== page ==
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Is Obama About to Sell Us Out on Social Security? The Political Fallout Would Be Devastating

Obama has signaled that he might include Social Security cuts as part of a grand deficit-reduction deal. If that occurs, expect civil war among the Democrats.
 
 
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If you think the Democratic base is mad at Obama now for making a craven deal with Republicans that continues tax breaks for the richest Americans and adds new ones for their heirs through a big cut in the estate tax, just wait a few weeks until Obama caves on Social Security.

How will this occur? The deficit commission appointed by the President has called for an increase in the retirement age, as well as other cuts in benefits over time. And the deal that Obama made with the Republicans just gave deficit hawks new ammunition by increasing the projected deficit by nearly $900 billion over a decade. Social Security will be in the cross-hairs.

The deficit commission has tried to camouflage these cuts by emphasizing that Social Security benefits for the very poor would not be reduced, and might even be increased. But in the commission's proposal, the cuts would affect middle-class retirees. Larry Summers, who is stepping down as Obama's economic chief, has refused to rule out cuts.

Social Security has also been softened up by the element of the tax deal that temporarily cuts payroll taxes. Supposedly, the trust funds will be made whole by a transfer from general government funds. But this increases the deficit.

So Obama has created a kind of pincer attack on Social Security. One arm is the deficit commission, which has created the blueprint. The other is the tax-cut deal, which increases the deficit, adding to the artificial hysteria that Social Security is going broke. Meanwhile, the right is playing a very cute game, congratulating Obama for the deal. According to columnist Charles Krauthammer, writing in Friday's Washington Post, "Barack Obama won the great tax-cut showdown of 2010." Really? How did he do that? It sure looked like he got rolled. "The President negotiated the biggest stimulus in American history, larger than the 814 $billion 2009 stimulus package."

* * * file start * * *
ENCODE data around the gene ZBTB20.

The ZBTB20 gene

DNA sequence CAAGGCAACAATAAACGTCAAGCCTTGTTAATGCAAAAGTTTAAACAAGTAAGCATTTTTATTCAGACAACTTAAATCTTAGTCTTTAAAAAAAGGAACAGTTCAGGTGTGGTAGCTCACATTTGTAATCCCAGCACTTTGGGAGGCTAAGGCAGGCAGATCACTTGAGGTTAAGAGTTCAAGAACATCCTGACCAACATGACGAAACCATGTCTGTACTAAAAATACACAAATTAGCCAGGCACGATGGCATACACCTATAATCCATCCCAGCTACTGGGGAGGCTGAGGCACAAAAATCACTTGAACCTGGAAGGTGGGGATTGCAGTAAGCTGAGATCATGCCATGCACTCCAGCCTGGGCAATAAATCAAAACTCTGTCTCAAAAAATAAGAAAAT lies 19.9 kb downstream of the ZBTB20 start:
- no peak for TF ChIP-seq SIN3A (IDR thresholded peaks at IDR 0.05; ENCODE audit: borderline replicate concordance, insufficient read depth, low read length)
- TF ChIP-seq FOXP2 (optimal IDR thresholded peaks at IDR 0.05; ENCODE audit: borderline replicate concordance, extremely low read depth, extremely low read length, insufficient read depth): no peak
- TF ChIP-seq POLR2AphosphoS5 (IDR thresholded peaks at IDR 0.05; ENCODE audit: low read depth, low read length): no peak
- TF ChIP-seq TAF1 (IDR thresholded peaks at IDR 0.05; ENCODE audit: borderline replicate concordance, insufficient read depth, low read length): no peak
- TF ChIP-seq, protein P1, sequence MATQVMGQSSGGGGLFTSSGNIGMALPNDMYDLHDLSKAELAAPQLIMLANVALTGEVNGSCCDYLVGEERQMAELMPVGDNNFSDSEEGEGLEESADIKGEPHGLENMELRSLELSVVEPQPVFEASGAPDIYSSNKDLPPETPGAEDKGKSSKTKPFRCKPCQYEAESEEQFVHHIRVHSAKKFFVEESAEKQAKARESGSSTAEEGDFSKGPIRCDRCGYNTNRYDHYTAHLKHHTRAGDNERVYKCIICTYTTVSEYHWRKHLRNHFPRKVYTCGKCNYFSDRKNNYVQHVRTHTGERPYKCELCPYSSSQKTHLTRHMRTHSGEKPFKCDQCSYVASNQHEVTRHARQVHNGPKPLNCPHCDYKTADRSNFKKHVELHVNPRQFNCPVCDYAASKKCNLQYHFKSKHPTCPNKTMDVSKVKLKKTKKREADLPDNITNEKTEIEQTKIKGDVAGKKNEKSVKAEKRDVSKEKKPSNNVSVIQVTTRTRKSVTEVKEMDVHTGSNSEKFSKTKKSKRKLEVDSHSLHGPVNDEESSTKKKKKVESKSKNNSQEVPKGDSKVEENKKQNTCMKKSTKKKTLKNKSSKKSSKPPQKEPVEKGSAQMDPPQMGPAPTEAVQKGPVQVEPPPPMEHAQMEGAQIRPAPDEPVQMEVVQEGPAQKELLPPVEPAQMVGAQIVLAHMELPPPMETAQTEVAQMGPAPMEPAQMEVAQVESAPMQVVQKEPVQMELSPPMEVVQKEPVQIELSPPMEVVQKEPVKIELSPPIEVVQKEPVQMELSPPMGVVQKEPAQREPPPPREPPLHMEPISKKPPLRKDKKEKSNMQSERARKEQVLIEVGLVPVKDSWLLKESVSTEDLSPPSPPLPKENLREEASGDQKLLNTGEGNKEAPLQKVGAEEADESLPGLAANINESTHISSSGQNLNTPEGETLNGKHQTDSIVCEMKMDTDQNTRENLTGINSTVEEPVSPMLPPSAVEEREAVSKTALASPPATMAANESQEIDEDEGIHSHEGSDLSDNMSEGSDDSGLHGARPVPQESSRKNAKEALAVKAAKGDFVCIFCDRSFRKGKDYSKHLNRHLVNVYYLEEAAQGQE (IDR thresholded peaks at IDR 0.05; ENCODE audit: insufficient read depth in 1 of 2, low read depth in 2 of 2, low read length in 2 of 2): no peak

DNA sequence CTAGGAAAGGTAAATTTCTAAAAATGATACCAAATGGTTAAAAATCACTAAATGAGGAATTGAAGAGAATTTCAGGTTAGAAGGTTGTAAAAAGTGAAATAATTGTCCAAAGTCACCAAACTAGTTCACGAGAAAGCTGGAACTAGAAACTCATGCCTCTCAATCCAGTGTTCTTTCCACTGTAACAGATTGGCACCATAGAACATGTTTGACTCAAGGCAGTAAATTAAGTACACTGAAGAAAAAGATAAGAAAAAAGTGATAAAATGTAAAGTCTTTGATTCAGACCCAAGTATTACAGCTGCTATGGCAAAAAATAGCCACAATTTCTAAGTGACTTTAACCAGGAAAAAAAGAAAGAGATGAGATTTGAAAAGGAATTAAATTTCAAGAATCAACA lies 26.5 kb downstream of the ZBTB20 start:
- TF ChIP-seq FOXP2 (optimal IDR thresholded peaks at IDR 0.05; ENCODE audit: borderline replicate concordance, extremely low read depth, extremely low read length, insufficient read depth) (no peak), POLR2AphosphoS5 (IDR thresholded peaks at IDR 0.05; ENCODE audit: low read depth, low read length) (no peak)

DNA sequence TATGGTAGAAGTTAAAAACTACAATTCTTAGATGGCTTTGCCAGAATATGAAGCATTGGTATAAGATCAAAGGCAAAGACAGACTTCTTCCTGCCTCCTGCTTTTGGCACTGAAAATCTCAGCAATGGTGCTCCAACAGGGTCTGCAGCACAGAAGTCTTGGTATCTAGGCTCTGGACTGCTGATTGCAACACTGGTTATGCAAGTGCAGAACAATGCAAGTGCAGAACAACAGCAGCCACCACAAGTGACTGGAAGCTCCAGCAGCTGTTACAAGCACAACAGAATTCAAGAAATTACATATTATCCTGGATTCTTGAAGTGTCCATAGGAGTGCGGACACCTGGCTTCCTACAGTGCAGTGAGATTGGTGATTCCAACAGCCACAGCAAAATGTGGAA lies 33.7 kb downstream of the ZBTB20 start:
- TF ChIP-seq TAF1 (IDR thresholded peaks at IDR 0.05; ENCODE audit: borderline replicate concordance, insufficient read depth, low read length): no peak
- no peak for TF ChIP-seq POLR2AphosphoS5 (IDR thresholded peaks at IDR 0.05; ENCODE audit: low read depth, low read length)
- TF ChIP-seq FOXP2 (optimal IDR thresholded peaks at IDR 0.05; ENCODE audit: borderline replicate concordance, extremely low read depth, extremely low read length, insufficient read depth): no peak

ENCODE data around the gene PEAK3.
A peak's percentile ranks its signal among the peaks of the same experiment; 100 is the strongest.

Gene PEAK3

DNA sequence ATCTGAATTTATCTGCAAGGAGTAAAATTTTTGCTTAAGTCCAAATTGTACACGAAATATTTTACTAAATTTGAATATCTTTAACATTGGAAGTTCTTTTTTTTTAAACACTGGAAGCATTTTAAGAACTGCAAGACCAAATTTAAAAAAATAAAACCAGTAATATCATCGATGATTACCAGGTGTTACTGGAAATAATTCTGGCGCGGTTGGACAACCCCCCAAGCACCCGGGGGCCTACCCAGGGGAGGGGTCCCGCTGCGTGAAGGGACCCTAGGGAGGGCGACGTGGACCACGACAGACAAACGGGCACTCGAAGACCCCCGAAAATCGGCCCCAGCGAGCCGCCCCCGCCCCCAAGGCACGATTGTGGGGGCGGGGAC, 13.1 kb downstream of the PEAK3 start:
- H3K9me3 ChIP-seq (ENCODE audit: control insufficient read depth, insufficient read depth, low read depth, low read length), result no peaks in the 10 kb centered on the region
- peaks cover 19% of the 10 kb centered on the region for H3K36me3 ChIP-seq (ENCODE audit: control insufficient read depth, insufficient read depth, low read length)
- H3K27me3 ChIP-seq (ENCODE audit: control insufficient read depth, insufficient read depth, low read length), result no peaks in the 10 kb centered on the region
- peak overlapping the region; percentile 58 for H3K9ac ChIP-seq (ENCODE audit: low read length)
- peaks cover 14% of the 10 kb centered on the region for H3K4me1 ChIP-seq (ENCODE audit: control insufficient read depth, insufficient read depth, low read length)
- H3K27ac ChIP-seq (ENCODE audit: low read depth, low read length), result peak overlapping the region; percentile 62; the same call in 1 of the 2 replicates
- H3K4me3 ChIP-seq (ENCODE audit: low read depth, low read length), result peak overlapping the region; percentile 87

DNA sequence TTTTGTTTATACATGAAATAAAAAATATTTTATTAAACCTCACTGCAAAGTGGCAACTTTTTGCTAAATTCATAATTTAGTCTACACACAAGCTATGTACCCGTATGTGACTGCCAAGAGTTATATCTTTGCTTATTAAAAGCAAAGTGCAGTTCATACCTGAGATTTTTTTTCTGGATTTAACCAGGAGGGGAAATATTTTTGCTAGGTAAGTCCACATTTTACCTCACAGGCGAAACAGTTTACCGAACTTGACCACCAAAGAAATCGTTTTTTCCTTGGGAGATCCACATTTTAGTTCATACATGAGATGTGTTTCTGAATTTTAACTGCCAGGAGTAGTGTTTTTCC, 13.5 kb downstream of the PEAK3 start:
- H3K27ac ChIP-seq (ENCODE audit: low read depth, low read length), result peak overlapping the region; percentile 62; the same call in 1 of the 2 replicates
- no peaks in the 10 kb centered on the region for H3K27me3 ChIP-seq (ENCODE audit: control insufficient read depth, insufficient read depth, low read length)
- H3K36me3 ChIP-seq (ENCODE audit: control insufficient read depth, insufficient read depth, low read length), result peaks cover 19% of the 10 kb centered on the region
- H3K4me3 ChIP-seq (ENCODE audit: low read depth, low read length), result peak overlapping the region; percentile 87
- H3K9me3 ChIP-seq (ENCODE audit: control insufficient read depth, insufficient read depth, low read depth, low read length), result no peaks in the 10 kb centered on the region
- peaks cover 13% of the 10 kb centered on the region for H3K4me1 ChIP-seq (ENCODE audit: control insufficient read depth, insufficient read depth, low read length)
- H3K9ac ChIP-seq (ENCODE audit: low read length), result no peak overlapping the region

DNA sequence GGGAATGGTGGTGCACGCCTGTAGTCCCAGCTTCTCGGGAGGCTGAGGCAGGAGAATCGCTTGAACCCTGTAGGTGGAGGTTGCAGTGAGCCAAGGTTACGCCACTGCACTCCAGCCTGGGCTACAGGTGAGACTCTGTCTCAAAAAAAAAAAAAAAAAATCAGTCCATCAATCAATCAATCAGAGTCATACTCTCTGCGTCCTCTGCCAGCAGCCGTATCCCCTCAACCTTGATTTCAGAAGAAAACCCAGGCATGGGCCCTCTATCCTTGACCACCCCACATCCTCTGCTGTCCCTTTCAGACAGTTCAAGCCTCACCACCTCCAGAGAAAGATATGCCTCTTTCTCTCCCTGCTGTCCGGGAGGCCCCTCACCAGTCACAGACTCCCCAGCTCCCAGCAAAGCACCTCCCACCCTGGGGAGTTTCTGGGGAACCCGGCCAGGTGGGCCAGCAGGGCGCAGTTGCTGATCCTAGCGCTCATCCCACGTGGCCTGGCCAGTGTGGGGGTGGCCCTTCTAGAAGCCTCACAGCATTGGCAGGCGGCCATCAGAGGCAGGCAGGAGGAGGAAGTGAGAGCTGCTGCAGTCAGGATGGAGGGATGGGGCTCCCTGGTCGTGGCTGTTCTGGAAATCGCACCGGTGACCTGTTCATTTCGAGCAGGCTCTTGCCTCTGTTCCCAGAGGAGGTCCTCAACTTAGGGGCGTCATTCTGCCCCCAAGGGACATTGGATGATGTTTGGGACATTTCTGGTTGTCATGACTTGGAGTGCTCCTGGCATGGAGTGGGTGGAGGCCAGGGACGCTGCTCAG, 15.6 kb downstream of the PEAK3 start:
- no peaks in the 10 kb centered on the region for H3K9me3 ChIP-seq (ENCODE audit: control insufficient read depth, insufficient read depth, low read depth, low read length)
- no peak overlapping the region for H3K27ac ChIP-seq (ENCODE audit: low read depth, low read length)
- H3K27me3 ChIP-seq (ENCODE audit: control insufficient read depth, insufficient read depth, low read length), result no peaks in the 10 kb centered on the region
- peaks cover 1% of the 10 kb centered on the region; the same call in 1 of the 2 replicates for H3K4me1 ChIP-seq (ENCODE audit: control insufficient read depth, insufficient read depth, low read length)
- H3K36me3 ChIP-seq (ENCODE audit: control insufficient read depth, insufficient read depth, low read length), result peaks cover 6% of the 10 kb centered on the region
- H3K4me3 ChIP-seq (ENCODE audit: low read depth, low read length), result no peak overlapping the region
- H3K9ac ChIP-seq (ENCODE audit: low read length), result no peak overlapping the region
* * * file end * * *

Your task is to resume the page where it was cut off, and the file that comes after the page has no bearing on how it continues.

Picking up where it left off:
The New York Times' resident right-wing pundit, David Brooks, also writing Friday, was peddling the same line:

"The fact is, Obama and the Democrats have had an excellent week," Brooks wrote. "The White House negotiators did an outstanding job for their side."

When the right congratulates Obama for winning, you know he is losing. For starters, the proposed compromise isn't much of an economic stimulus. If the deal passes Congress, taxpayers will be paying the same income tax rates in 2011 and 2012 as in 2010. No stimulus there.

The only real stimulus is the temporary cut in Social Security taxes, the extension of unemployment insurance plus a few minor tax breaks for regular people, totaling about $200 billion. That's a little more than one percent of a $15 trillion economy. Pretty puny, certainly a lot smaller than the inadequate stimulus of February 2009 when the recession was only beginning to deepen.

Except for the extension of unemployment insurance, which should be done out of common decency, most of the "stimulus" is pure Republican ideology -- stimulate the economy by cutting taxes. If that had worked, the huge tax cuts of the Bush years would have kept the economy out of recession.

There is not a nickel of public investment or direct job creation in this proposed deal. And it is well recognized by economists that in a recession, temporary tax cuts, especially tax cuts tilted to the rich, provide far less bang for the buck than public investment.

If Obama had fought for a deal that restored Clinton-era tax rates on the richest two percent of the population, and used the revenue for direct investment and job creation, that would have been a stimulus worth celebrating. And doubtless, commentators like Krauthammer and Brooks would be condemning it.

 
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